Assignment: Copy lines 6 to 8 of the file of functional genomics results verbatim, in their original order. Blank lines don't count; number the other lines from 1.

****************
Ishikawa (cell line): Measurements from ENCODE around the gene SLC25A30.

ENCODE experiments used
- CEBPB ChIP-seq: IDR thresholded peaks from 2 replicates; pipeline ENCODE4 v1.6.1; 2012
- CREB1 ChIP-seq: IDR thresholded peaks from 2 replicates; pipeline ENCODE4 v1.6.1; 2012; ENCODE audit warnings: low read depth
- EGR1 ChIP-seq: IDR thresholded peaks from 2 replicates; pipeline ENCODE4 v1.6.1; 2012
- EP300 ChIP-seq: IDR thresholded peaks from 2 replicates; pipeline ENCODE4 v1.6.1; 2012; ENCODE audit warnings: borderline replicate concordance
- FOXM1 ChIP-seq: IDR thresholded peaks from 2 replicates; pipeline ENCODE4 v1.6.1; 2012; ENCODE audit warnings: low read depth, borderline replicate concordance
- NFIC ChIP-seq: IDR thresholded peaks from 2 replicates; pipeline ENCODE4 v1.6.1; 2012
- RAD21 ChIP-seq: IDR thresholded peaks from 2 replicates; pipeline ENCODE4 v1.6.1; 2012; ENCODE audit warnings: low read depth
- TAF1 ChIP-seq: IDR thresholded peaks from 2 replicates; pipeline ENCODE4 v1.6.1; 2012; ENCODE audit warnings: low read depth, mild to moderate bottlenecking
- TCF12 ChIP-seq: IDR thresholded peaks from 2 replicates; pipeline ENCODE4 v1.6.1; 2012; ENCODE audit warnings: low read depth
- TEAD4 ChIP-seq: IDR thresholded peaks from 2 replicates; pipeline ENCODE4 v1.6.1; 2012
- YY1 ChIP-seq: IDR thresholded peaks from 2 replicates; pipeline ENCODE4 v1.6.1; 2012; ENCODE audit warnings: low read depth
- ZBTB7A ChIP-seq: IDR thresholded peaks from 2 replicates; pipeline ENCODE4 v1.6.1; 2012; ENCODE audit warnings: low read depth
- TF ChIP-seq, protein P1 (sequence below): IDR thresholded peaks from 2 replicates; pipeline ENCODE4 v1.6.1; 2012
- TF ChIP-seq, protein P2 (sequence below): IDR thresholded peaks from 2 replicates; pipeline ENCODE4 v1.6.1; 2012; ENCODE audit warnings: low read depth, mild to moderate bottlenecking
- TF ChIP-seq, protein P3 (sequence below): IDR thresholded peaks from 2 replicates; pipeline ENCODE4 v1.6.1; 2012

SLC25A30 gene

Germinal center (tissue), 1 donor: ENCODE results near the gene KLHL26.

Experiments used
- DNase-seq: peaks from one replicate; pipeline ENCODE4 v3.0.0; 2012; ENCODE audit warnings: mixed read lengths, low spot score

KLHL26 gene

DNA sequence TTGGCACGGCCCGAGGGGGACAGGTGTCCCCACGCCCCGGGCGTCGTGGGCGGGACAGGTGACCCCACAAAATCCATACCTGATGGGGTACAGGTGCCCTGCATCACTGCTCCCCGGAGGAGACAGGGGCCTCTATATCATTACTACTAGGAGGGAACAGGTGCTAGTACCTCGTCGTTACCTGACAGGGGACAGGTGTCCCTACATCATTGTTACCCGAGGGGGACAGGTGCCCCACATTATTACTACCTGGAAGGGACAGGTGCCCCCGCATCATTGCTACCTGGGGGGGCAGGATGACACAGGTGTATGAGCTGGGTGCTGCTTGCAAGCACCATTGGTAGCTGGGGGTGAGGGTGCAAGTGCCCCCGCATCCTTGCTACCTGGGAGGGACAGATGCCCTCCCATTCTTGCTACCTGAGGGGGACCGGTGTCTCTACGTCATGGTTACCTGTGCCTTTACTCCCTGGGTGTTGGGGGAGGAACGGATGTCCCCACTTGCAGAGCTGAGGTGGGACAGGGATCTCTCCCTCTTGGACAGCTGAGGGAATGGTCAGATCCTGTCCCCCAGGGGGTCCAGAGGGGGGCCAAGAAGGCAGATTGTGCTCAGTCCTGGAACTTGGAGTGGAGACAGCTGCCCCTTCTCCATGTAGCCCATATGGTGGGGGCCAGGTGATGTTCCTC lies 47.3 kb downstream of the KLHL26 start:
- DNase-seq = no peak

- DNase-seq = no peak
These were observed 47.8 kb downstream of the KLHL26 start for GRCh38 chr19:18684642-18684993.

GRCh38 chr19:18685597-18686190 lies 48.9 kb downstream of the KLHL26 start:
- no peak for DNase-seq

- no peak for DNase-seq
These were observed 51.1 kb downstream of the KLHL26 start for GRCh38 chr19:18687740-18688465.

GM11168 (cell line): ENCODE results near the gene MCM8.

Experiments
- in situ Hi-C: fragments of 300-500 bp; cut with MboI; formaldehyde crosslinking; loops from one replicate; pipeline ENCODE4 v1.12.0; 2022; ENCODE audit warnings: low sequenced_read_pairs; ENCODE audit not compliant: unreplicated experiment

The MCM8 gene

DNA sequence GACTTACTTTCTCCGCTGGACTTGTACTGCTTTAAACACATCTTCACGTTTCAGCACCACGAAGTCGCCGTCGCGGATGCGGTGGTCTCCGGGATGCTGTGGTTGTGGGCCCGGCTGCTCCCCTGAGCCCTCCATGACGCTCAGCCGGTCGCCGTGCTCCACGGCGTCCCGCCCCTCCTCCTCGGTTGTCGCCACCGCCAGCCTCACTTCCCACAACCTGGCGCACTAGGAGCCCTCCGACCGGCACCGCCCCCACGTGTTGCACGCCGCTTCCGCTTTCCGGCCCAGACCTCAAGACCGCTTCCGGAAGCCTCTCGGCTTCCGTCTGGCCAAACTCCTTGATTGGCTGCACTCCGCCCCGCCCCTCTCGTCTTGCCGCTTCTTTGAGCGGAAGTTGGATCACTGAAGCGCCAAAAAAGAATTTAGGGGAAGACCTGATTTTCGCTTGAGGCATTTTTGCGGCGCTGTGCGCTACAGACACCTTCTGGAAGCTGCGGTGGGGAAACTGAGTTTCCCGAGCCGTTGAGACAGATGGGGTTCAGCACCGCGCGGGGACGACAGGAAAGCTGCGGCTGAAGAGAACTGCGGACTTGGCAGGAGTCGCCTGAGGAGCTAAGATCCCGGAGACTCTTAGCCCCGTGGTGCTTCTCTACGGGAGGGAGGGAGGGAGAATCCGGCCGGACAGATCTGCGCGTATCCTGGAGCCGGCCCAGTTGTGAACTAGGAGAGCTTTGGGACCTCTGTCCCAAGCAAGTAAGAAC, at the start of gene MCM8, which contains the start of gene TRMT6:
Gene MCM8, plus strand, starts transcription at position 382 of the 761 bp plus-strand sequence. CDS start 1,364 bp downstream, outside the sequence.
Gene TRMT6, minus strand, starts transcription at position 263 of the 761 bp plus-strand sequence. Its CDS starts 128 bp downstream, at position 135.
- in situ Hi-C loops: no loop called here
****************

- EP300 ChIP-seq: IDR thresholded peaks from 2 replicates; pipeline ENCODE4 v1.6.1; 2012; ENCODE audit warnings: borderline replicate concordance
- FOXM1 ChIP-seq: IDR thresholded peaks from 2 replicates; pipeline ENCODE4 v1.6.1; 2012; ENCODE audit warnings: low read depth, borderline replicate concordance
- NFIC ChIP-seq: IDR thresholded peaks from 2 replicates; pipeline ENCODE4 v1.6.1; 2012